Library in the Aisle

On the quiet island of San Giorgio Maggiore, in front of San Marco square in Venice sits the Giorgio Cini Foundation, an institution whose mission is to promote the redevelopment of the monumental complex on San Giorgio and encourage the creation of educational, social, cultural and artistic institutions in its surrounding territory. In the last decade, the foundation has transformed the old Benedictine dormitory, known as “Manica Lunga” and originally built by Giovanni Buora at the end of ’400, into a modern and functional library that houses more than 150,000 volumes. The “long wing” is an extraordinary space: in the course of time it has housed monks’ cells, military accommodation, public dormitories and classrooms.

The restorative intervention was developed by architect Michele De Lucchi, who won an international design competition in 2005, transforming the old cells in reading and working areas. The restoration project of the long wing involved the creation of shelving systems both on the ground floor and an added balcony, with reception, workstations for multimedia material, lounge areas, meeting and conference rooms all placed on the ground floor, together with a recovered treasure room, office of the curator and cells used for archival purposes. With over 1400 meters of shelving, including 1000 open shelves, the new long wing is now the heart of the History of Art library complex at Giorgio Cini Foundation.

“What used to be a large living room was transformed into a library taking inspiration from Longhena – explains Michele De Lucchi – with open shelving covering the whole extent of long walls, while tables for consultation occupy the room’s the centre. A second level was added to the space with a balcony easily accessed by stairs placed on northern and southern sides of the central transept. The supporting structure and the shelves are made of metal. The perspective effect is amplified by adding a second line leading to the horizon, without further charging the visual impact of the room.”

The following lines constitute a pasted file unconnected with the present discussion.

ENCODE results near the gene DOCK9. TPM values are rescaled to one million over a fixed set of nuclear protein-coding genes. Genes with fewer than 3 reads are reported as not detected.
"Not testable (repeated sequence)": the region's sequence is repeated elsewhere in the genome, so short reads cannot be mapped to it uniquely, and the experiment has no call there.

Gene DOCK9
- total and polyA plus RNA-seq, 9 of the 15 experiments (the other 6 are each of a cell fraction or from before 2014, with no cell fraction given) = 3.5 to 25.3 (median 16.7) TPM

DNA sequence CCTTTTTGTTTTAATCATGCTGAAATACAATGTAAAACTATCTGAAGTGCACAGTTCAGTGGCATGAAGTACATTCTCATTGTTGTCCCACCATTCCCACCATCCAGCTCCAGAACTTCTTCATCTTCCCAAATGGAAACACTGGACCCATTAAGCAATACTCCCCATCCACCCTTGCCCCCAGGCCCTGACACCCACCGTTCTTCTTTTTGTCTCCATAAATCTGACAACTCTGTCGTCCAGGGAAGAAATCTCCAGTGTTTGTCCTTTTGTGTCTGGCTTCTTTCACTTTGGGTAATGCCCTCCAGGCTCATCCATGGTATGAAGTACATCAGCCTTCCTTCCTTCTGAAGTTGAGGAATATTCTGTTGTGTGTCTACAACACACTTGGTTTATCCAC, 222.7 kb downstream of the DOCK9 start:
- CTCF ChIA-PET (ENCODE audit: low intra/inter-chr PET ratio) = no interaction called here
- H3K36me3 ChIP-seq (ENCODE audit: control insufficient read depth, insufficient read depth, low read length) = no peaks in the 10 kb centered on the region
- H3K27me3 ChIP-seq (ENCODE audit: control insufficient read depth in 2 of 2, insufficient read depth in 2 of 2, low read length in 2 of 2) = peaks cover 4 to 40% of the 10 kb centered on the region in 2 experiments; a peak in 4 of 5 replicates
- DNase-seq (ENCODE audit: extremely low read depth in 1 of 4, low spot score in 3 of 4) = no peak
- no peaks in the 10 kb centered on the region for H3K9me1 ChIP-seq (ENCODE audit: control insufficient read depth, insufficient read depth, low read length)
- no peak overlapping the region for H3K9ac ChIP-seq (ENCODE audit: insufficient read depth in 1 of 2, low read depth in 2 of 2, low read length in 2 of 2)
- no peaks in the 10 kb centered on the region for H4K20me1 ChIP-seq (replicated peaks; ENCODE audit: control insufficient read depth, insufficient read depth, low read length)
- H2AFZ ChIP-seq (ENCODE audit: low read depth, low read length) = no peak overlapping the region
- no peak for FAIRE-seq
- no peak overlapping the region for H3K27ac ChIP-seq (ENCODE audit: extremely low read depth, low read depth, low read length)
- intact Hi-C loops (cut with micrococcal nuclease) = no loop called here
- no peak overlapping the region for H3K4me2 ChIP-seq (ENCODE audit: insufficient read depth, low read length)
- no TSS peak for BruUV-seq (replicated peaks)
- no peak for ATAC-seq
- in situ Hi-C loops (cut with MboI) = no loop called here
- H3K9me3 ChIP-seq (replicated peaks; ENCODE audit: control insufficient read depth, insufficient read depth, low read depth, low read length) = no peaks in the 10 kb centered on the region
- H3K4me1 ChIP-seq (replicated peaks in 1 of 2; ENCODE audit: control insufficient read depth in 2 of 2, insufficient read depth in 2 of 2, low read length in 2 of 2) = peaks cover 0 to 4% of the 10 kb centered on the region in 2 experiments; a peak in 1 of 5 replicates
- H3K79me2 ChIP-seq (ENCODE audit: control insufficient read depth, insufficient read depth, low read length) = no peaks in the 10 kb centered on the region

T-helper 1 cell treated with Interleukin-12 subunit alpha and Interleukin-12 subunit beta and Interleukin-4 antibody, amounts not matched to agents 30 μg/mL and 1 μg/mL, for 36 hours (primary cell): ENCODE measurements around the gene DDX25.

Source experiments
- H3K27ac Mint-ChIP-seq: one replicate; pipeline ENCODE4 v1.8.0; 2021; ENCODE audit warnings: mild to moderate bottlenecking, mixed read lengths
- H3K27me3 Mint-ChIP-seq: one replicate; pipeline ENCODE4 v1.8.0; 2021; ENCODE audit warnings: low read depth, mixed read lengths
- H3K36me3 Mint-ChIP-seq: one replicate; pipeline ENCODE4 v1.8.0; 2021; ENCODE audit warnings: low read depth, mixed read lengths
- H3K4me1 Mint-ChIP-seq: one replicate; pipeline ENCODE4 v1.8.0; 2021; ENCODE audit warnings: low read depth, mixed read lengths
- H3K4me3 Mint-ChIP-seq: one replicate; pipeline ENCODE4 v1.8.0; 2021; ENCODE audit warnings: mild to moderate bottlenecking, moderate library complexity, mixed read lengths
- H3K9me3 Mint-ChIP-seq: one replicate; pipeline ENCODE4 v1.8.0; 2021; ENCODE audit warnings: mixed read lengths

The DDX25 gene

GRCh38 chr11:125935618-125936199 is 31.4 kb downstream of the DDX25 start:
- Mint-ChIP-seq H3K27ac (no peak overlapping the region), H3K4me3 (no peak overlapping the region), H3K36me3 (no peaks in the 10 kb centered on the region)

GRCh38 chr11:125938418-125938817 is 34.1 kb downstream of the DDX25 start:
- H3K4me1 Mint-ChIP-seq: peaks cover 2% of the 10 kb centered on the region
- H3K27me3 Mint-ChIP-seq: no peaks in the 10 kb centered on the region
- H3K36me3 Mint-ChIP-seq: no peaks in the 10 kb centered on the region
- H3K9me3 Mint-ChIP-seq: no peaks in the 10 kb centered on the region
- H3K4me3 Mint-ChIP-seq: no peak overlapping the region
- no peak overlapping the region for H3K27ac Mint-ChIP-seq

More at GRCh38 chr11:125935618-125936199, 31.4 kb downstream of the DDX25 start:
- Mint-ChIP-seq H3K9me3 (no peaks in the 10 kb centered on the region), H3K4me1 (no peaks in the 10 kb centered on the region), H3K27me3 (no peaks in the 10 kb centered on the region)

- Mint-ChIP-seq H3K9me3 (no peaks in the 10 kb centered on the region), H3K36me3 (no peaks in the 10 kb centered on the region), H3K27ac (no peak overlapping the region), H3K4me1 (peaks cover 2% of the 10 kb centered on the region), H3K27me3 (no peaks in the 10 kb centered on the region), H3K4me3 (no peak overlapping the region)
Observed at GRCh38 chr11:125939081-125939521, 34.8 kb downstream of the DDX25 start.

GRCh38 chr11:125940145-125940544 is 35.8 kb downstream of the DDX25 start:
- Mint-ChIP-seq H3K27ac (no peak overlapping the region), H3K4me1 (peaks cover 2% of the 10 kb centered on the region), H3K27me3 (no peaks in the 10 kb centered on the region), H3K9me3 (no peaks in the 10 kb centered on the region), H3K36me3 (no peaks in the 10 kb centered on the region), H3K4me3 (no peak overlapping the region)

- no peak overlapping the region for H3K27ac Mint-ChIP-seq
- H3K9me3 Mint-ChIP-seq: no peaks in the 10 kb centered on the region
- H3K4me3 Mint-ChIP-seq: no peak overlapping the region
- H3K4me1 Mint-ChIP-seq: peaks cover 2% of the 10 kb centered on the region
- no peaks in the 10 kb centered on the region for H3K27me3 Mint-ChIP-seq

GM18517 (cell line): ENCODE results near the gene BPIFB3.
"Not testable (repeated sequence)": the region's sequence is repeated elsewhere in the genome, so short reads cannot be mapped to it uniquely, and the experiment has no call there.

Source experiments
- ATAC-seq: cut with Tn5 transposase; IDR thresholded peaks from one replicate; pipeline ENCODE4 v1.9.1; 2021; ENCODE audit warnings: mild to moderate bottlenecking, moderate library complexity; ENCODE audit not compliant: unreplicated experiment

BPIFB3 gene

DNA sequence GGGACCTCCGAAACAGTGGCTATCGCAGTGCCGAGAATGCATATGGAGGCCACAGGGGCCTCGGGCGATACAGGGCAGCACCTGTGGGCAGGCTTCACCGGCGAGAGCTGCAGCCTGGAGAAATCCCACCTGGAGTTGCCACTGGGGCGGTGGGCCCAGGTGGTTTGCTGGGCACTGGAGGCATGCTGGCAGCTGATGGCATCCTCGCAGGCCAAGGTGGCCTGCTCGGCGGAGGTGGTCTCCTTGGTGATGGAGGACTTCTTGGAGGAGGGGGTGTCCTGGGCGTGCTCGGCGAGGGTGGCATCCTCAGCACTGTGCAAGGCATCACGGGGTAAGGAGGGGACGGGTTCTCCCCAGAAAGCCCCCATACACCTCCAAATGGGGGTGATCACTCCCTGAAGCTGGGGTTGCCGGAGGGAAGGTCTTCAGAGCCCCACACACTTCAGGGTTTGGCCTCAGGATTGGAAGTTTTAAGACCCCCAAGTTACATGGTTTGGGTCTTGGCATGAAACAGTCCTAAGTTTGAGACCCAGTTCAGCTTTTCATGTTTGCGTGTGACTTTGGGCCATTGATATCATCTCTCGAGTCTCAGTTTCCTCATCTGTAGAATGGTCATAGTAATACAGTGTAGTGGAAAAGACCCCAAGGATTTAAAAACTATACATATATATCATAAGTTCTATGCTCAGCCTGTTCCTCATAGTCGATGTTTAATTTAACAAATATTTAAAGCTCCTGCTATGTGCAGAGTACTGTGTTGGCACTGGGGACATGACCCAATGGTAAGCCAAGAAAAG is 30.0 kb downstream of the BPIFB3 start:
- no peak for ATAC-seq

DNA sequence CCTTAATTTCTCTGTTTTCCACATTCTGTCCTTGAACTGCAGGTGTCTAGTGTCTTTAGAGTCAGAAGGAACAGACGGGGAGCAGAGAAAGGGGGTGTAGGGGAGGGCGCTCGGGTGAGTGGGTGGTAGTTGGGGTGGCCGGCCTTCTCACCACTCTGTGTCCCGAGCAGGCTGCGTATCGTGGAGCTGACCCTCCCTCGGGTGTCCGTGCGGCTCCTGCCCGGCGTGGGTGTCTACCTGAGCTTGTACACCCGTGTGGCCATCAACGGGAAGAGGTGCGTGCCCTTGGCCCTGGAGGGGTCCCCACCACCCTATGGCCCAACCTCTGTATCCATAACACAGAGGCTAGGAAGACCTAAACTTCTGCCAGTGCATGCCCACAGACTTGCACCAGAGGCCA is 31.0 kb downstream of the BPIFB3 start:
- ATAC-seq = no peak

The small doors of the monastery cells were additionally framed with wooden portals, which both support the balcony of the second level and add a curious visual appearance to the portals, where a smaller door seems to be inscribed within a larger one. The central space is thus left empty and plain, with only a few long tables left for consultation: other reading space, together with meeting, conference and event rooms can be found inside the cells.

The cells oriented towards Bacino di San Marco host the library’s service functions: librarian’s offices and consultation tables are placed in the central area for obvious reasons of safety and control. The cells are all similarly conceived, leaving the original monastic effect intact, even though they are variously connected according to different needs. Many walls of the cells are covered with shelving as well, leaving only doors and passages bare. The shelves arranged around each room aid a feeling of historical continuity and environmental unity to the space, while also maintaining the architecture’s static balance, since all the weight is placed against the walls.

The lighting of the new long wing was designed following the criteria of “territoriality” – adding light only where needed and avoiding direct light that precludes the concentration and study. The LED lighting adopted for the shelving is integrated directly into furnishings, concealing the fire extinguishing system, leaving a comfortable solution for consultation and reading. The restoration of the “Manica Lunga” is a particularly correct project in all of its aspects, respecting both the monastic history of the space, as well as calibrating functional and architectural additions with maniacal attention to details. Starting from an existing space of extreme quality, De Lucchi has succeeded in giving a new functional and cultural life to an architecture that otherwise would not be easily accessible.

Words and photos by Giulio Ghirardi